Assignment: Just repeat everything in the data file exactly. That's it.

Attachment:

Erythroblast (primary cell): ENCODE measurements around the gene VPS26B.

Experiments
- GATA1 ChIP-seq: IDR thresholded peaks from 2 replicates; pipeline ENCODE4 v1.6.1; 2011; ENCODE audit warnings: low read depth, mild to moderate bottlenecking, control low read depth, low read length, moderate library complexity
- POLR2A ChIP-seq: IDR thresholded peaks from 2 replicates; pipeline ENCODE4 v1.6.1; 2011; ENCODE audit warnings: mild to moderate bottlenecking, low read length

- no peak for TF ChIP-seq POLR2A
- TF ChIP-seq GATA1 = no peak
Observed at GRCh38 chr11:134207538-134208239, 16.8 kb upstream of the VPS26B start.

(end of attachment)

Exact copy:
Erythroblast (primary cell): ENCODE measurements around the gene VPS26B.

Experiments
- GATA1 ChIP-seq: IDR thresholded peaks from 2 replicates; pipeline ENCODE4 v1.6.1; 2011; ENCODE audit warnings: low read depth, mild to moderate bottlenecking, control low read depth, low read length, moderate library complexity
- POLR2A ChIP-seq: IDR thresholded peaks from 2 replicates; pipeline ENCODE4 v1.6.1; 2011; ENCODE audit warnings: mild to moderate bottlenecking, low read length

- no peak for TF ChIP-seq POLR2A
- TF ChIP-seq GATA1 = no peak
Observed at GRCh38 chr11:134207538-134208239, 16.8 kb upstream of the VPS26B start.